Most people are familiar with the major venture capital firms backing Silicon Valley’s start-ups: we’re talkin’ Sequoia Capital, Andreessen Horowitz, Khosla Ventures, and the rest of the gang.
In 3 years, he’s covertly funded more than 350 early-stage companies with $40m worth of “small” investments ranging from $23k to $250k.
Shan the Man
Back in 2015, Shan, the chairman of a multi-billion dollar private-equity fund, set up VC fund Hone Capital.
Armed with $115m in funding, Hone’s game plan differed from that of other funds: instead of selectively picking out solid companies to invest large sums of money in, they’re taking the “spray and pray” approach: investing in “hundreds of quality early-stage startups as fast as possible.”
Today, Hone is the biggest seed investor in the Valley, throwing down more in 3 years than other top seeders have in 2 decades.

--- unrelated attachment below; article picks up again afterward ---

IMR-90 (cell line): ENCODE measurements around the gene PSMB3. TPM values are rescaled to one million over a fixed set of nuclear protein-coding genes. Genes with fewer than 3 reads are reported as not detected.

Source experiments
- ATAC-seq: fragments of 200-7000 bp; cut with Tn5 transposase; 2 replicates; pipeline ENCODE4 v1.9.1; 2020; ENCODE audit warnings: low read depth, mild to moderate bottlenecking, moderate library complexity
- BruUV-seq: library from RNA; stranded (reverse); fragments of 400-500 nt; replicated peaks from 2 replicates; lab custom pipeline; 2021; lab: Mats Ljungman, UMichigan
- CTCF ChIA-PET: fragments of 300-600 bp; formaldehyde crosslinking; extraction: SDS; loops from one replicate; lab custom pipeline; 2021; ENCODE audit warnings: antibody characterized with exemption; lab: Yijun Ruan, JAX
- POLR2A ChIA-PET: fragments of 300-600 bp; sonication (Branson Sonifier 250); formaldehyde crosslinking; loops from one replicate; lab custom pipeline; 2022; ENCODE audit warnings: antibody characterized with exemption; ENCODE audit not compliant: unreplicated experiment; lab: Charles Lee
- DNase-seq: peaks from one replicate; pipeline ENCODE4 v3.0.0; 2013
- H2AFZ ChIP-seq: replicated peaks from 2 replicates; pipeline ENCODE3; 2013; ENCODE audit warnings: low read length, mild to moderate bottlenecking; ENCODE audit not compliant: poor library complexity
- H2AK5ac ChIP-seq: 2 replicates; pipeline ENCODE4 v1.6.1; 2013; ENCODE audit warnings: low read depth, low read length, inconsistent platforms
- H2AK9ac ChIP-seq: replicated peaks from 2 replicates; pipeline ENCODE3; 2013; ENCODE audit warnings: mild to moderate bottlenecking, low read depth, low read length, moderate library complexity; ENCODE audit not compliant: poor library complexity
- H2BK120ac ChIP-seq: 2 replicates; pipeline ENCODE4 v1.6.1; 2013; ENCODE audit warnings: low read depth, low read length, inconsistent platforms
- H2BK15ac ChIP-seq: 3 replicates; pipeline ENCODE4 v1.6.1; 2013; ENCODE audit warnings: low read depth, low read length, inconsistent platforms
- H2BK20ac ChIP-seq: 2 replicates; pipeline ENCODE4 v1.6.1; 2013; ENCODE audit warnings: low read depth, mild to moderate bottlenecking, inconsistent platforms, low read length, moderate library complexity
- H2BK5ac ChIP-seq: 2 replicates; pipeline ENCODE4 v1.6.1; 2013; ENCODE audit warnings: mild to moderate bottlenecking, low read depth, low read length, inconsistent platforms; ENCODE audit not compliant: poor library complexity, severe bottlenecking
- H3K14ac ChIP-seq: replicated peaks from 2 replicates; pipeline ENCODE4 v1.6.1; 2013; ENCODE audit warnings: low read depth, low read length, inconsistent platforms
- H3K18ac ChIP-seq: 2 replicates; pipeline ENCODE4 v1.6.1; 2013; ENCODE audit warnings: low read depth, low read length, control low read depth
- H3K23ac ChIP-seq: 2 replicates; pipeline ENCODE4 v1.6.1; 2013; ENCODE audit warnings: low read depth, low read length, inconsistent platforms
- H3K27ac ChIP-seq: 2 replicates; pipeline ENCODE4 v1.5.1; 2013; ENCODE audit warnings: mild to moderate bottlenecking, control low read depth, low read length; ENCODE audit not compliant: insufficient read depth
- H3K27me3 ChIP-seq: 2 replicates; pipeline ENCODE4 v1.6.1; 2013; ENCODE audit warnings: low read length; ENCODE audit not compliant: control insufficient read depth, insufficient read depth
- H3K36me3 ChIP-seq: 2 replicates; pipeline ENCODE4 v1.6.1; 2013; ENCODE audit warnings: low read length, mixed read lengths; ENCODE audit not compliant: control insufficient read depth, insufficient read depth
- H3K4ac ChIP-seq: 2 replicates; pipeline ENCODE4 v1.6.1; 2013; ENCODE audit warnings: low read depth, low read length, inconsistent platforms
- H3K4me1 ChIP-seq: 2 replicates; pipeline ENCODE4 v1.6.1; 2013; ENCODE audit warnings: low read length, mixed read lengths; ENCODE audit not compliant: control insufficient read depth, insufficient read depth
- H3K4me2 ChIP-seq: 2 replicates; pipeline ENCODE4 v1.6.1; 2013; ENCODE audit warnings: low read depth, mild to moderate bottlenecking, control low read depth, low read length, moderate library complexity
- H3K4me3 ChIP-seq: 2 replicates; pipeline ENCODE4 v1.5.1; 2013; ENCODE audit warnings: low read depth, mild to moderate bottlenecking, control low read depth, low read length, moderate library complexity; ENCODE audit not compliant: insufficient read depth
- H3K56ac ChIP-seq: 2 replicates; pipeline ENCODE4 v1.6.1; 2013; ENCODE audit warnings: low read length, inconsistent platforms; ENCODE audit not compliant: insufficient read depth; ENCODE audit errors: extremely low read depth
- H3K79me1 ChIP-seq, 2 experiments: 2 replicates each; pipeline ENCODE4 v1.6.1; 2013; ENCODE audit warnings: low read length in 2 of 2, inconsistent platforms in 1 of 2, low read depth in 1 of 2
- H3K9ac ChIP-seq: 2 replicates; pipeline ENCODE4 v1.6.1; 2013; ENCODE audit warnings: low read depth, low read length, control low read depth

But how do they define a “quality” investment?
Doling out seed capital is like investing in a newborn baby’s future success: it’s high-risk and extremely challenging to pick out a “winner” so early on.
That’s why back in 2015, Hone invested $400m in AngelList, a site that allows startups to raise seed capital from investors. On the platform, investors can create “syndicates” — or funds used just to make a single investment.
Hone’s investment gave them “unfettered access” to these syndicate deals, and it has since built its own algorithm to sift through them and pick out those with the best chances of succeeding.
Has this actually worked?
Shan estimates that his fund will yield returns similar to those posted by the top 20% of investors.
But the thing about seed investing is that it takes patience: you gotta let the baby grow up, graduate high school, have a first kiss, and get a billion-dollar valuation before you know if your investment paid off — and that’s a process that often takes 5 to 10 years.